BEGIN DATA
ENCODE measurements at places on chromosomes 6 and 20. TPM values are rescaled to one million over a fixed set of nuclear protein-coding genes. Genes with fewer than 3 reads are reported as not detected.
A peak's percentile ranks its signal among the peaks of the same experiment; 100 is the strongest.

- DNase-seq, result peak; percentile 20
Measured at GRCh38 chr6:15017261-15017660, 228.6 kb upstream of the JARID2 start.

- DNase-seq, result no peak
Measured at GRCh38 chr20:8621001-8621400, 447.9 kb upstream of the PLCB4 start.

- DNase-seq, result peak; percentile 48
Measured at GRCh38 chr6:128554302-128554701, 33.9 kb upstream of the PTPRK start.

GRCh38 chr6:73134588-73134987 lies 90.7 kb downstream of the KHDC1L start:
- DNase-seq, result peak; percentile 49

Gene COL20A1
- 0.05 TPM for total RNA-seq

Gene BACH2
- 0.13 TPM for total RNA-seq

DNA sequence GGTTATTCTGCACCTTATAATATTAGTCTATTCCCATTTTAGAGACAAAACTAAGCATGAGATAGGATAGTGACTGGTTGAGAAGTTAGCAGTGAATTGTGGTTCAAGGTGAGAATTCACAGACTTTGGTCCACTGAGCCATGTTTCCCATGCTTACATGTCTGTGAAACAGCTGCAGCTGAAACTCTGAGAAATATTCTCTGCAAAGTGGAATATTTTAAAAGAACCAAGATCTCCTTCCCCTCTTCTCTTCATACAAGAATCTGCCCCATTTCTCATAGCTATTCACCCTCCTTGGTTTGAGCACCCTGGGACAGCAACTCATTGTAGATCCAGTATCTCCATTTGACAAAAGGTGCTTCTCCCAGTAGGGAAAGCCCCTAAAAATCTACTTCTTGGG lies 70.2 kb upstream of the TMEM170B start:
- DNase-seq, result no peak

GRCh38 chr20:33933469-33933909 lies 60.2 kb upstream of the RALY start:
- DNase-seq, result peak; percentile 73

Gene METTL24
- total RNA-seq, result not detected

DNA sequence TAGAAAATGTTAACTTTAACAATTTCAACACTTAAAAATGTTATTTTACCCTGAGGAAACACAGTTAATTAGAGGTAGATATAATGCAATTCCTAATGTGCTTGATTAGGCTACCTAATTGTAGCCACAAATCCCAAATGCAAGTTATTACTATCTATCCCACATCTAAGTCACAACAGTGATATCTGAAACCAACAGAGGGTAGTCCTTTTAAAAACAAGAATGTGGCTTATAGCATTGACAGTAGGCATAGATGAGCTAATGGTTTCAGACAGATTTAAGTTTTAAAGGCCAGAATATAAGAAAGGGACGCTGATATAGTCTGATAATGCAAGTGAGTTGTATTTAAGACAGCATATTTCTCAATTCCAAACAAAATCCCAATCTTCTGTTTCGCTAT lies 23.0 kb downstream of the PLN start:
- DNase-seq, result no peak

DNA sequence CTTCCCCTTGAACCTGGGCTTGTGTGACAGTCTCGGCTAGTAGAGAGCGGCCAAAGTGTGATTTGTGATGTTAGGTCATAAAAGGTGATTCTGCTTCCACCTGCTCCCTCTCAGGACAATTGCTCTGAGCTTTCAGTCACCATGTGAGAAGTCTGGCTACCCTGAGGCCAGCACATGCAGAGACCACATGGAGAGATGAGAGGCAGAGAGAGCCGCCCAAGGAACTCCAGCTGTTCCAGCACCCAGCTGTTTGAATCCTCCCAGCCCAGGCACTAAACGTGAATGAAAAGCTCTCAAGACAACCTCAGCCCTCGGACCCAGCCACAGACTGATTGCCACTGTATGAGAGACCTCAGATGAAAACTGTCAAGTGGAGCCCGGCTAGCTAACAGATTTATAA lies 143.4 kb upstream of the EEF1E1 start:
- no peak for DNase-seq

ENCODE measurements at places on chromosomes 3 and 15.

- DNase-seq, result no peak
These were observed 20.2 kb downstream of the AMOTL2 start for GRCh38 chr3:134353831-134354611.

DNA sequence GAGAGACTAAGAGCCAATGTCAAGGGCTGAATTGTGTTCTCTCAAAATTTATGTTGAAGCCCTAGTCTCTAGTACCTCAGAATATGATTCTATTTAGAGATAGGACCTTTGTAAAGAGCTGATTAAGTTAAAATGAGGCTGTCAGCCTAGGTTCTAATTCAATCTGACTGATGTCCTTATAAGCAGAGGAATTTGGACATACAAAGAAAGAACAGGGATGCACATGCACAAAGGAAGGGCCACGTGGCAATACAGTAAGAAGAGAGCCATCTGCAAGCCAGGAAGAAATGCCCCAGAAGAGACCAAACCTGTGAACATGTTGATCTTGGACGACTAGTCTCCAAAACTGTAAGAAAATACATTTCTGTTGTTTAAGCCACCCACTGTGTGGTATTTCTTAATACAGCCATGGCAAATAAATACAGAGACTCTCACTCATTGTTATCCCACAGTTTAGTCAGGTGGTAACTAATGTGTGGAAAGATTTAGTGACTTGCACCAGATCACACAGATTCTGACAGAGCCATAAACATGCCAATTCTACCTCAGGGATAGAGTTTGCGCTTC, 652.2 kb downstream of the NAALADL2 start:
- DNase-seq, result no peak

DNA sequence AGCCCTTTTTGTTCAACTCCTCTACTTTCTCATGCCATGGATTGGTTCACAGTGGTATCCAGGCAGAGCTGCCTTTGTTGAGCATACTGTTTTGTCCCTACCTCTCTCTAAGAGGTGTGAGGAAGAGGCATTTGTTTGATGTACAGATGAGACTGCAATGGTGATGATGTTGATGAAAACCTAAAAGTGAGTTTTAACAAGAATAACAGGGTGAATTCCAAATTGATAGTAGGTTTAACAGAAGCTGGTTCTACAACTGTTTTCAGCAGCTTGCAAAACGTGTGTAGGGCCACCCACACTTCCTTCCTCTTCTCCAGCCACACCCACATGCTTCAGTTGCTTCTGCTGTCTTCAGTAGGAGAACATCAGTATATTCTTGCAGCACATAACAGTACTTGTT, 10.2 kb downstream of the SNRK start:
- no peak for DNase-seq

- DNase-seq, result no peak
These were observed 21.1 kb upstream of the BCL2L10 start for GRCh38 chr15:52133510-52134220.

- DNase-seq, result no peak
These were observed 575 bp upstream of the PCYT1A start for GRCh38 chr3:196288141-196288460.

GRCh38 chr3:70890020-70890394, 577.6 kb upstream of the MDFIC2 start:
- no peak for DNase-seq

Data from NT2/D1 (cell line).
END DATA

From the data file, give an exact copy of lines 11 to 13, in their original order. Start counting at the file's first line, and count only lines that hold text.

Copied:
Gene COL20A1
- 0.05 TPM for total RNA-seq

Gene BACH2